The definitions and usage of the following words seem to vary, depending on the source text: term addend factor multiplicand expression formula The words are being used in the context of pre-...
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1answer
25 views

Clarification on definition of a basis

Quick question; lets say that $S$ is a basis of $V$. I understand that this means all vectors in $S$ are linearly independent, and that every vector in $V$ is an element of $\text{span} \ S$. Is it ...
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1answer
523 views

Is this relation transitive? $R=\{(1,2),(1,1),(2,1),(2,2)\}$ over $A=\{1,2,3\}$

Is this relation $R$ over $A$ transitive?$$A=\{1,2,3\}$$ $$R=\{(1,2),(1,1),(2,1),(2,2)\}$$ Since from the definition a relation is transitive if $\forall x,y,z\in A (xRy,yRz\to xRz)$, so since $3$ ...
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0answers
184 views

What is the “correct” way of making $\mathcal{P}(X)$ into a topological space?

If $X$ is a topological space, I want to know the "correct" way of making the powerset $\mathcal{P}(X)$ into a topological space. So let $\mathsf{SupLat}$ denote the infinitary Lawvere theory whose ...
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1answer
49 views

Are 'vectors' vectors?

Let us say I have a 'vector' $\vec v$ for which I can do the following operation on $A\vec v$ where $A$ is a matrix. Now most people (i think) would say that $\vec v \in R^n$ however $\vec v$ is not a ...
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1answer
68 views

Given a field extension $K\colon F$, $K$ is an $F$-vector space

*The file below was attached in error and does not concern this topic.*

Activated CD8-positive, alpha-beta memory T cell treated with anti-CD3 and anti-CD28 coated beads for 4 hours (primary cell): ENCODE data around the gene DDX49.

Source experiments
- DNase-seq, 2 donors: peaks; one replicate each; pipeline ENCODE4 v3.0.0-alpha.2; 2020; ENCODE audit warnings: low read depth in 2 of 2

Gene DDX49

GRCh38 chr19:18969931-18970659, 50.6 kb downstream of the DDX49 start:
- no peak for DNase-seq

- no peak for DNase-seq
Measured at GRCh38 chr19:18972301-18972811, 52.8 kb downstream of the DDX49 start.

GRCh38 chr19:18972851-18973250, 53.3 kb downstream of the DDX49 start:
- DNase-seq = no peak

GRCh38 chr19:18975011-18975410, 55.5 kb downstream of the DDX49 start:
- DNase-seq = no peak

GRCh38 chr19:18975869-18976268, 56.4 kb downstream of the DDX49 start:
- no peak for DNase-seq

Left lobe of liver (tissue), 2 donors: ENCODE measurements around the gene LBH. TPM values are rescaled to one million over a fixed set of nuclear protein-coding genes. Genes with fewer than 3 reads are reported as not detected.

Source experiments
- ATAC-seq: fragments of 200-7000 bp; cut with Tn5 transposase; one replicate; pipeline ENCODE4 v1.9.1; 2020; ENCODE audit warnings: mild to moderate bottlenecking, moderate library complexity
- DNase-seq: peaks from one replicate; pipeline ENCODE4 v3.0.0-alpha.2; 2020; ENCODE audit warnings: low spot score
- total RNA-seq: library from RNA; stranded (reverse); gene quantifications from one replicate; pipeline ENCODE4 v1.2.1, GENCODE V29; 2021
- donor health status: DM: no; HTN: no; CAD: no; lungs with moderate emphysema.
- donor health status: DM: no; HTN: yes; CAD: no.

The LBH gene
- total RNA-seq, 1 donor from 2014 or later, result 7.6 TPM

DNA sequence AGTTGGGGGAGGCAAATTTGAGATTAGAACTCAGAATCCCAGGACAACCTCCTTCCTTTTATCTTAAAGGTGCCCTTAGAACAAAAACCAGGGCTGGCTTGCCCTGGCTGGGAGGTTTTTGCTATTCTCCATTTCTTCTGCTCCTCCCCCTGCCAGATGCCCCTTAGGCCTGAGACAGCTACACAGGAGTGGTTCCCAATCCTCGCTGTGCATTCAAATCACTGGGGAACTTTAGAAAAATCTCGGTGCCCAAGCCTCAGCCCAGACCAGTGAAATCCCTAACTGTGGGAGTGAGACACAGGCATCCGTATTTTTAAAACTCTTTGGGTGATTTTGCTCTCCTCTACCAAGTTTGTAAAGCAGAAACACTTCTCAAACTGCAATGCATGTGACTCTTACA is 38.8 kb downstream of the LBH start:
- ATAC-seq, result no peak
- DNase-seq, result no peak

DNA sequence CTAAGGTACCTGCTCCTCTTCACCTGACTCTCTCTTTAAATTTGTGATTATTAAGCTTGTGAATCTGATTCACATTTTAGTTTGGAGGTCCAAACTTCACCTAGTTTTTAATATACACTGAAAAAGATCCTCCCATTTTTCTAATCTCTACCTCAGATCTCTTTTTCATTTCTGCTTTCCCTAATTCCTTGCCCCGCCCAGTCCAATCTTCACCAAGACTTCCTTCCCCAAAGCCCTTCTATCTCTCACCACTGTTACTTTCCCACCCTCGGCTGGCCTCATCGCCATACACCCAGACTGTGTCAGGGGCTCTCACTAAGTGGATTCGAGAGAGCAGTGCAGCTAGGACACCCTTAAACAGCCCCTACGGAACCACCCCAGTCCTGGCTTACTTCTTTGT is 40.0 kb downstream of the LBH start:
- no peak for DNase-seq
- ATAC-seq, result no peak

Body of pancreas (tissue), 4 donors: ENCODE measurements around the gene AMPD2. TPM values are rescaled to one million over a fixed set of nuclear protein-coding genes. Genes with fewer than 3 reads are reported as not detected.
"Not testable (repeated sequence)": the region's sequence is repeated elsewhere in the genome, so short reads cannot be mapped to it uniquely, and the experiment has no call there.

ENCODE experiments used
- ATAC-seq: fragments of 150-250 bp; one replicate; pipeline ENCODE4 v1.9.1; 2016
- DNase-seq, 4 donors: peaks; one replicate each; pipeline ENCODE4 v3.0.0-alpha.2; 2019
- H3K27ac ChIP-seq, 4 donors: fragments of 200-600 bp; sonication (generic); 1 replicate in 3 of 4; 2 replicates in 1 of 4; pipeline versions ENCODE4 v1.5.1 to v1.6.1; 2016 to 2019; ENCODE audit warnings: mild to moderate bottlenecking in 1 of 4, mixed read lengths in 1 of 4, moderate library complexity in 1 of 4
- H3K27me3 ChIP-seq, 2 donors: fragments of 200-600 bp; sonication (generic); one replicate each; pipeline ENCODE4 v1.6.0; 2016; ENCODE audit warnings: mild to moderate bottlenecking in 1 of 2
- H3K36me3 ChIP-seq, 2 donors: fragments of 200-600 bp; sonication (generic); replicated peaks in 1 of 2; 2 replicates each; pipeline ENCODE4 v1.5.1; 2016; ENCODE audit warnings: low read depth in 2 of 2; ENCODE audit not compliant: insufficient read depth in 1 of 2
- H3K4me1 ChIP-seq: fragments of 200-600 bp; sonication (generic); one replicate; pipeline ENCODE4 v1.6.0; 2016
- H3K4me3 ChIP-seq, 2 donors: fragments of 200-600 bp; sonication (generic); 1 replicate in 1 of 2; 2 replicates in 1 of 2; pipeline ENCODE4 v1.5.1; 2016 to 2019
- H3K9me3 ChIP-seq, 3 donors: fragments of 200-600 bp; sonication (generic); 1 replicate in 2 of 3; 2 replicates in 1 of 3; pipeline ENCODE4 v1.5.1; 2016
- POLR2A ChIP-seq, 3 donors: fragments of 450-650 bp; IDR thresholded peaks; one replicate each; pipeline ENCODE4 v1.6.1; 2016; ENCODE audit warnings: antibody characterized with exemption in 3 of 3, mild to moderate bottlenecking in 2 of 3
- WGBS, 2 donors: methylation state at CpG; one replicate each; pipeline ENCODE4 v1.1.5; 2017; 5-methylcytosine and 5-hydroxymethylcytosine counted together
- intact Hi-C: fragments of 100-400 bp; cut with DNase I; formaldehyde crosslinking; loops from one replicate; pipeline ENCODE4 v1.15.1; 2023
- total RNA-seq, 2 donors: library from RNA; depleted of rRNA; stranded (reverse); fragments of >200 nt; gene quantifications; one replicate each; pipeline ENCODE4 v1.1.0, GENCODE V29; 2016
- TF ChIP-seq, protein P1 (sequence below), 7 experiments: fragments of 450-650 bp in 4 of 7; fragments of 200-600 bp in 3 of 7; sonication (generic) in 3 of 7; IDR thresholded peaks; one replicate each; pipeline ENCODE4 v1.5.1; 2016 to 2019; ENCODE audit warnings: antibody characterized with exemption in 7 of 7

I'm having a hard time understanding fields. Could someone help with the following I need to show that if $F$ $\subseteq$ $K$ are both fields and addition and multiplication on F are the ...
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3answers
71 views

If $f\circ g = g \circ f$ does that mean that both functions are to and from the same set and both are bijections? Does it tell us anything else?

If $f\circ g = g \circ f$ does that mean that both functions are to and from the same set and both are bijections? Does it tell us anything else?
0
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1answer
38 views

Question about defintion of inner product space

While practising I came across the following easy question: "Is the space $B(0,1):=\{f:[0,1]\rightarrow\mathbb{R}$ bounded$\}$ an inner product space?" But I'm not quite sure what the correct answer ...
2
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2answers
110 views

If the empty set is a subset of every set, why isn't $\{\emptyset,\{a\}\}=\{\{a\}\}$?

If the empty set is a subset of every set, why it isn't written with the elements of a set? like so $\{1,2,3,\emptyset\}$ Or why isn't $\{\emptyset,\{a\}\}=\{\{a\}\}$? I know one has two elements ...
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2answers
147 views

Find the right cosets of $H$ in $G$ simple example

Question: Let $G$ be a group and $H<G$ a subgroup with $|G:H|=2$ Show that the right cosets of $H$ in $G$ are $H$ and $G\backslash H$ Answer given: There are two right cosets, they are disjoint ...
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2answers
143 views

Give an example of a set which is not transitive